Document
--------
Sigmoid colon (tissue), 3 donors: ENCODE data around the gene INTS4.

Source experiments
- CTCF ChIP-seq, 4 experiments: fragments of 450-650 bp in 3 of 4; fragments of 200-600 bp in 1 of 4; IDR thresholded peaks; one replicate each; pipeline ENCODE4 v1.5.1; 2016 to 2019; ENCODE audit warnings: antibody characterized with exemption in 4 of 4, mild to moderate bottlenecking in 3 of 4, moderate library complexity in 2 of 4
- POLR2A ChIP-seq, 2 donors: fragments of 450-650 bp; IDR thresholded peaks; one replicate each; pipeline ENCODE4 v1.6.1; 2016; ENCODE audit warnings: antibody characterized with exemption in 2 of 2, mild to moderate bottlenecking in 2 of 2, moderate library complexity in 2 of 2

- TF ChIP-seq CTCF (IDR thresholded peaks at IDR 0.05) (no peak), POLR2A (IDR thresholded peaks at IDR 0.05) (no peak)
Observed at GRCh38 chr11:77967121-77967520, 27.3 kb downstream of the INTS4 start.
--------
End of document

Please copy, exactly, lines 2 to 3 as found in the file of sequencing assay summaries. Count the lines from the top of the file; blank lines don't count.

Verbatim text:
Source experiments
- CTCF ChIP-seq, 4 experiments: fragments of 450-650 bp in 3 of 4; fragments of 200-600 bp in 1 of 4; IDR thresholded peaks; one replicate each; pipeline ENCODE4 v1.5.1; 2016 to 2019; ENCODE audit warnings: antibody characterized with exemption in 4 of 4, mild to moderate bottlenecking in 3 of 4, moderate library complexity in 2 of 4